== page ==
A monolingual approach may make it easier, and less costly, to teach and assess educational aims and outcomes. However, standardized English tests fail to allow for nuances of pronunciation, so they might not be an accurate reflection of a child’s ability. As an example, Bowern offers up test results from predominantly aboriginal schools, which were compared to predominantly white schools in North Queensland, Australia. “There were cases of the kids reading at pretty much the same level, but the aboriginal kids were coded as much lower because they have a different accent.”
In terms of indigenous languages, Australia’s Northern Territory features schools with bilingual programs covering 34 languages and dialects. But because education in Australia is overseen by state and federal governments, bilingual school closures and the erosion of funding for such programs have become an ongoing bone of contention between local communities and the centralized legislature.
Bowern also likes to look to the Native American population in the United States, where reservations have more autonomy than aboriginal Australian communities, and it is easier for educators to teach local languages in tribal schools. However, children in these schools may still be disadvantaged by standardized English tests that do not allow for the subtleties of bilingualism.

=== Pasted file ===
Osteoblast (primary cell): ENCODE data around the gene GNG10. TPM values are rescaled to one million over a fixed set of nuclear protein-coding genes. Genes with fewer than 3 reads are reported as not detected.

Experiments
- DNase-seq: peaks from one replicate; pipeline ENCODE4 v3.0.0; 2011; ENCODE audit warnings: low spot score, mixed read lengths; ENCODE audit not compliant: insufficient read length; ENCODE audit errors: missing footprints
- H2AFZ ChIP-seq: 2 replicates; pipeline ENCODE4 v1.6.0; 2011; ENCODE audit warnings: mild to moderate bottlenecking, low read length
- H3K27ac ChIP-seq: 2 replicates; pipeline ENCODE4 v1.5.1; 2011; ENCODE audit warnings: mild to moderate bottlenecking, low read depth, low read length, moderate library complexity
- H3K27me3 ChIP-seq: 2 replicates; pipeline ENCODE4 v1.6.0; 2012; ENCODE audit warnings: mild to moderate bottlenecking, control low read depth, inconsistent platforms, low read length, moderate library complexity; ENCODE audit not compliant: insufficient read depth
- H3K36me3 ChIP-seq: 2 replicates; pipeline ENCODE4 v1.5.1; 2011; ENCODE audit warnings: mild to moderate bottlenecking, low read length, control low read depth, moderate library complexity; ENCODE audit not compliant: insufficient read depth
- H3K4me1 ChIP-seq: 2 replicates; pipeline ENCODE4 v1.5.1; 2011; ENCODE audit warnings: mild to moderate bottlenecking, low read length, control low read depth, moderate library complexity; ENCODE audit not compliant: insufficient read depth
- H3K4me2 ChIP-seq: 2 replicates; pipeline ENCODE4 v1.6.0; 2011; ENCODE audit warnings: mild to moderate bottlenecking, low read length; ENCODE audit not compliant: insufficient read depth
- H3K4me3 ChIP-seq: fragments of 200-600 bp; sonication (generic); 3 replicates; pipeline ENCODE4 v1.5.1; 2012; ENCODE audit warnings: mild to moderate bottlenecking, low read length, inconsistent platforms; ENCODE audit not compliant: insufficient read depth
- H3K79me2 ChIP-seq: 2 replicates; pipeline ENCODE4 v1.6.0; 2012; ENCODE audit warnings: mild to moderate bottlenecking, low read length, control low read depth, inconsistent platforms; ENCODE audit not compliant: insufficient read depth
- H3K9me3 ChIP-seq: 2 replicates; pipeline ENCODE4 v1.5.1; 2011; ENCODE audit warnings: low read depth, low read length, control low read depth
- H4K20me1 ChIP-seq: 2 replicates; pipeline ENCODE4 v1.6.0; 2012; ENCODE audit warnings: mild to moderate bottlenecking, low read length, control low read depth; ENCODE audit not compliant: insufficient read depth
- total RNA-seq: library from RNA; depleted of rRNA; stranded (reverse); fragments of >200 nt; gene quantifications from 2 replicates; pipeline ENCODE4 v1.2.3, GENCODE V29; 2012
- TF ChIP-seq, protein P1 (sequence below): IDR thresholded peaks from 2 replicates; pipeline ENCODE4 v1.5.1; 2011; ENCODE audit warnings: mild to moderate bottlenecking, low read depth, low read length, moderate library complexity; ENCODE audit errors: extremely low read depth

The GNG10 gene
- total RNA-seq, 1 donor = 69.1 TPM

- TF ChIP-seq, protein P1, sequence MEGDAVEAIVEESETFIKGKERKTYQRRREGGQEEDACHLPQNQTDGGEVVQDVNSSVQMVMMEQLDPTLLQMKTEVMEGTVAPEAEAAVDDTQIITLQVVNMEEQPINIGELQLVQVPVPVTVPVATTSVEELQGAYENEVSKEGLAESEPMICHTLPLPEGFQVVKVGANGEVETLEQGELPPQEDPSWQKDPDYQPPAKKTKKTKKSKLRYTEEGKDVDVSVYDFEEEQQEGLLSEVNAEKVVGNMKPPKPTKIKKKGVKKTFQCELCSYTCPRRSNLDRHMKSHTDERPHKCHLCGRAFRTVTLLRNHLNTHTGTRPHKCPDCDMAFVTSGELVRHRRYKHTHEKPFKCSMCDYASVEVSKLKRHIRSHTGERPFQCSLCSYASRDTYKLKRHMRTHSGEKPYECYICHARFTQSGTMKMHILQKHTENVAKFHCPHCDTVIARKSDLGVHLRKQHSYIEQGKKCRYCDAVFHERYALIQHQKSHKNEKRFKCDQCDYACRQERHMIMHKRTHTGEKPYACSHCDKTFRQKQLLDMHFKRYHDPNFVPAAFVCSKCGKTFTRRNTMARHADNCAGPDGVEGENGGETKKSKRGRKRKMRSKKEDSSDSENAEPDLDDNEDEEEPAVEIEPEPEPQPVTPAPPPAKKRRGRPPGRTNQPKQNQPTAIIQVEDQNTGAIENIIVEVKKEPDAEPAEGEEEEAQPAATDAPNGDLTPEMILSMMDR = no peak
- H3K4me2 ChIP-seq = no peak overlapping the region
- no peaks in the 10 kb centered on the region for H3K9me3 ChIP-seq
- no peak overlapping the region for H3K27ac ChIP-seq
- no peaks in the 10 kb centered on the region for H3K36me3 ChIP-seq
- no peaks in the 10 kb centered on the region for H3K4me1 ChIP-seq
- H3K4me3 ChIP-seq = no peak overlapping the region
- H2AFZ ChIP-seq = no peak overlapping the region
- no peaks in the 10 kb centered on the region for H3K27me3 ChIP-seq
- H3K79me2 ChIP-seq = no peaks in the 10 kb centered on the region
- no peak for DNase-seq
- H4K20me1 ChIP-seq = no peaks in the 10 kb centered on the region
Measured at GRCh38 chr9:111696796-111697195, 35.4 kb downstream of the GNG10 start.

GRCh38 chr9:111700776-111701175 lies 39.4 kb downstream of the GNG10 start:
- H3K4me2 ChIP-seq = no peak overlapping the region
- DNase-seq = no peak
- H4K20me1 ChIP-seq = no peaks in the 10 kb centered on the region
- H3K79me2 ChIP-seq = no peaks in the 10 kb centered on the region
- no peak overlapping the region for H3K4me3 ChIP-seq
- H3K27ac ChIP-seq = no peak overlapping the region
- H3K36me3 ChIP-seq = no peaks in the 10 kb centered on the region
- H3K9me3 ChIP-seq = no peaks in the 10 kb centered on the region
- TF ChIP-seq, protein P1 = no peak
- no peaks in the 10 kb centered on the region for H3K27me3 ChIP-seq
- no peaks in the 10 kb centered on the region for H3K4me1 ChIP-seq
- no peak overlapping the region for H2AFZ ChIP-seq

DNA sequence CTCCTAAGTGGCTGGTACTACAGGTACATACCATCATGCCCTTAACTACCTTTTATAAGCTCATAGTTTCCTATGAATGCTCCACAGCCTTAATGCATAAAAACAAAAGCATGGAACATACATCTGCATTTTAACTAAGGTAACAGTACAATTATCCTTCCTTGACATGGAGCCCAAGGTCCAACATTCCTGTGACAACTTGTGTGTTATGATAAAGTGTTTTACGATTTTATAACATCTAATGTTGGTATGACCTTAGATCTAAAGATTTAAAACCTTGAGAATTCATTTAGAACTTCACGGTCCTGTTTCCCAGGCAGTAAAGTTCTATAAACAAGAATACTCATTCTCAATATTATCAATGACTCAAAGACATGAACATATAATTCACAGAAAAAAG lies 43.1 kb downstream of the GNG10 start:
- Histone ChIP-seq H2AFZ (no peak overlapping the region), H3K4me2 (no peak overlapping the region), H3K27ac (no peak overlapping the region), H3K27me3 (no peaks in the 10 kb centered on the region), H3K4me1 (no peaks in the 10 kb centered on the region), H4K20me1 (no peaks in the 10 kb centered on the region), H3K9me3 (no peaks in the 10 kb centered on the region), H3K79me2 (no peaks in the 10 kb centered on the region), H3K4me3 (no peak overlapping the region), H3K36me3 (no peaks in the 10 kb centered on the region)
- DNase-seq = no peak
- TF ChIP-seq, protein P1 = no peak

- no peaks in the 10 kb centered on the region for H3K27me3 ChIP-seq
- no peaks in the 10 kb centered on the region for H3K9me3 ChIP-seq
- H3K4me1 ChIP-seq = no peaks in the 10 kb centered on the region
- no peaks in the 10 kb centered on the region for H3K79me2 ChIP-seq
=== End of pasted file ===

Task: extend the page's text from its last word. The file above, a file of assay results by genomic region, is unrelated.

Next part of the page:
“You could be the best school in the country on Navajo education and the kids would be, by qualitative measures, doing really well. They are attending school, they are engaged, and they are learning all about Navajo. They are transferring those skills to English and math. But if they are not doing well on the English portion of the standardized test score, [then] that score and those teachers are going to be marked as failures,” says Bowern.
Bowern suggests that rather than trying to “fix the problem” of bilingualism by finding ways to improve the standardized test results of bilingual children, it would be more useful to allow for nuances in language and accent when interpreting test scores. Even better, she says, set a maximum amount of time in the curriculum for core test subjects, such as English and math and give schools the flexibility to tailor other parts of the curriculum to the specific needs of local communities (be they cultural, athletic, or language-related), without paying the perceived penalty of cutting back on what seemed to be more “important” subjects.
By supporting bilingualism in schools and at home, all children who speak more than one language — whatever their native tongue — might have the opportunity to enjoy the benefits that bilingualism ought to afford them.